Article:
National Geographic has produced a series of special programs called Science of the Bible where modern technology and research are used “to explore a wide range of biblical accounts including crucifixion, faith and healing practices.” I’m suspicious. I’m all for science, but the people at National Geographic are secularists. They don’t believe in even the possibility of miracles because their evolutionary worldview does not allow for them. The only miracle they believe in is evolution, the idea that billions of years ago a super condensed spec of primordial matter no larger than a period on this page exploded and evolved into what the world looks like today. On the other side of the miracle spectrum, there are those who believe that there are people alive today who can read minds, levitate themselves, predict the future, and perform physical miracles. Both extremes need to be avoided.

The Bible states, without apology, that miracles do happen, from the creation of the universe in Genesis 1 to the new creation in Revelation 21, and many things in between. Even so, the Bible also offers a warning to be discerning, watchful, and even skeptical, especially when people claim to have special powers. Jeremiah writes,“Then the LORD said to me, ‘The prophets are prophesying falsehood in My name, I have neither sent them nor commanded them nor spoken to them; they are prophesying to you a false vision, divination, futility and the deception of their own minds’”(Jer. 14:14). We are told, “do not believe every spirit, but test the spirits to see whether they are from God” (1 John 4:1).

Of course, there’s a very good reason for these precautions. “Because many false prophets have gone out into the world” (1 John 4:1). Claims of supernatural abilities are legion, so much so that even the best minds are fooled, “so as to mislead, if possible, even the elect” (Matt. 24:24). Christians in Ephesus in the first century were commended because they didn’t take a person’s word as being the final authority. “I know your deeds, and your toil and perseverance, and that you cannot endure evil men, and you put to the test those who call themselves apostles, and they are not, and you found them to be false” (Rev. 2:2). An investigation took place to learn the truth. Scripture describes the spiritual counterfeiters as “false prophets” (Matt. 24:11, 24; 2 Peter 2:1) and their so-called miracles as “false wonders” (2 Thess. 2:9, 11). Bible commentator R.C.H. Lenski characterizes the nature of their supposed “powers” as “lie-signs”:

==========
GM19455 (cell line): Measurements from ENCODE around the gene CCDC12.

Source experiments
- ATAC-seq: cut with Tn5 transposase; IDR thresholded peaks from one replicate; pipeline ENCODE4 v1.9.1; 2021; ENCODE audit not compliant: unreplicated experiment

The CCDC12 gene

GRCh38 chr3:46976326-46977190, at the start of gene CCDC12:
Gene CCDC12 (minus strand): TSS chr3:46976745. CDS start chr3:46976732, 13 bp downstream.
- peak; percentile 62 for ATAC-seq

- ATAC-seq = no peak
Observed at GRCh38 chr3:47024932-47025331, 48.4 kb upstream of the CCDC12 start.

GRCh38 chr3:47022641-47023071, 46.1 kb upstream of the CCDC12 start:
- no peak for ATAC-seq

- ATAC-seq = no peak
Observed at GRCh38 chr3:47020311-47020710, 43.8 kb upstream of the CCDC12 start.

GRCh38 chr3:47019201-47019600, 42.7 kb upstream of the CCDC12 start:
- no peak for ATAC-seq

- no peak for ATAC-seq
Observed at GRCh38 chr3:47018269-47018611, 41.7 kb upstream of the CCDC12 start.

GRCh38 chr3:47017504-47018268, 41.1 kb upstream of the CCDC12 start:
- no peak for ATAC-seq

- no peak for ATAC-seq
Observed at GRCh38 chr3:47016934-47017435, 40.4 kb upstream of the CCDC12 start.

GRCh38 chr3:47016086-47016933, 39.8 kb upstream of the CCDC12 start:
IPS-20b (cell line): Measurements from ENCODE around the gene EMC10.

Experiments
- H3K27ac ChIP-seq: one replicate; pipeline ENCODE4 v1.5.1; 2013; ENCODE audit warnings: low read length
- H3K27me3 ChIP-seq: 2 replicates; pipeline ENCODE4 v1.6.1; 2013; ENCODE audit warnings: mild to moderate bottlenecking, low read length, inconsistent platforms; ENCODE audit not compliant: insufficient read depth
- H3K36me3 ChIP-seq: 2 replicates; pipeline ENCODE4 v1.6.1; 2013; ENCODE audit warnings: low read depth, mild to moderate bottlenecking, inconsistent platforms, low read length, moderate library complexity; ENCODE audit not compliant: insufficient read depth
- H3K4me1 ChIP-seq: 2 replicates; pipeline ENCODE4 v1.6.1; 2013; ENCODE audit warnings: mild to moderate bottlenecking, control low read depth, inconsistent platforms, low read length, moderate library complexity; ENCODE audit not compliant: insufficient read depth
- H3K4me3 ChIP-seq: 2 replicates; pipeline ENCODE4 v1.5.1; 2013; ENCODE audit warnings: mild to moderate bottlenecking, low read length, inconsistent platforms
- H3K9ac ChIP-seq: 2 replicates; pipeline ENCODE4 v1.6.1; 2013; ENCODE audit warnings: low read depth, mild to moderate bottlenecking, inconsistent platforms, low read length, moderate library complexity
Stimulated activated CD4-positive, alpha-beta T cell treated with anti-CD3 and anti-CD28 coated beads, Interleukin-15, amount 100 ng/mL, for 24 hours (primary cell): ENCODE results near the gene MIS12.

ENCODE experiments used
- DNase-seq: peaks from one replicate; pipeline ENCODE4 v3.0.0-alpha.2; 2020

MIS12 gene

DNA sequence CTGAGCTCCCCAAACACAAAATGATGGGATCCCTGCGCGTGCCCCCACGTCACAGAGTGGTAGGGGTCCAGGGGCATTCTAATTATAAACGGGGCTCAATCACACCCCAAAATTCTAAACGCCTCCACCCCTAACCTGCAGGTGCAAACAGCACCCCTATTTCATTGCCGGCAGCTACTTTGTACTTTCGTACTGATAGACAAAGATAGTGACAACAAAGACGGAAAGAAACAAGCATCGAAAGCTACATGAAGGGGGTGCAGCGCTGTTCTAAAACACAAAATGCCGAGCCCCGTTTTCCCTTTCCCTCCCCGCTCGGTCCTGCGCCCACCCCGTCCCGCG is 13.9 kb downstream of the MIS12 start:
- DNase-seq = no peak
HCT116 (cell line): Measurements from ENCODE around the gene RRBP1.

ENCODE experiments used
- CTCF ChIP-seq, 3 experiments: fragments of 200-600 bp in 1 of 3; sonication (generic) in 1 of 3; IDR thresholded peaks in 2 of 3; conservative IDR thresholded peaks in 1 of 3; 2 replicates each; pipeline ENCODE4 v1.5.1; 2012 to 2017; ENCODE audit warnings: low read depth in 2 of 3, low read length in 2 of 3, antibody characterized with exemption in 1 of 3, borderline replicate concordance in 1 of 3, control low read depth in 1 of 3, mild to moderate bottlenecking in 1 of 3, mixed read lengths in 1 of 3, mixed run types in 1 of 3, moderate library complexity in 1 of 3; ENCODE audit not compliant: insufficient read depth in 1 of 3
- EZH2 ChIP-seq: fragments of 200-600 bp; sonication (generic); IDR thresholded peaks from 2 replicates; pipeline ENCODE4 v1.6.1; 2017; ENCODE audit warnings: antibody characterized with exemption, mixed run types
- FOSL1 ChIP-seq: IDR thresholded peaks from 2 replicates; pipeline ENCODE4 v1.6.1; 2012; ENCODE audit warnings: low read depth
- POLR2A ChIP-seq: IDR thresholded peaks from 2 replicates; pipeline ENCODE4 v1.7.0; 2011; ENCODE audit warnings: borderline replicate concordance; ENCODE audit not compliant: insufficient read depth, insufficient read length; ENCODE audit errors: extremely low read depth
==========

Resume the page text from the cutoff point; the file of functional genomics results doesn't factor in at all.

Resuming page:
The American Vision on Facebook

This explains Matt. 24:24: “pseudo-Christs and pseudo-prophets (none of them real) and they shall give great signs and wonders so as to deceive,” etc.; none of these great signs and wonders are real, all of them are deception only, or, as Paul qualifies: “lie-signs and wonders.” This is the extent of Satan’s power.[1]

There were “magicians, conjurers, and sorcerers” in Babylon who served under Nebuchadnezzar (Dan. 2:1). If they truly had supernatural powers, they would have been able to interpret the king’s dream as well as to tell him what he dreamed. This they could not do (2:4–14). In fact, they admitted that it was impossible: “There is not a man on earth who could declare the matter for the king” (2:10). Daniel tells us that only God has the power to reveal “the profound and hidden things; He knows what is in the darkness” (2:22). The devil has no such power. Daniel not only was able to interpret the king’s dream, he also told the king what he dreamed in great and exact detail (2:27–49).

If the “magicians, conjurers, and sorcerers” had psychic abilities, then how could Daniel have distinguished himself as a true prophet? Their demonic powers would have been equal to his. There was no contest. Nebuchadnezzar did the right thing by testing the spirits. Christians need to follow his example and do the same.


[1] R.C.H. Lenski, The Interpretation of St. Paul’s Epistles to the Colossians, to the Thessalonians, to Timothy, to Titus and to Philemon (Minneapolis, MN: Augsburg Publishing House, [1937] 1961), 427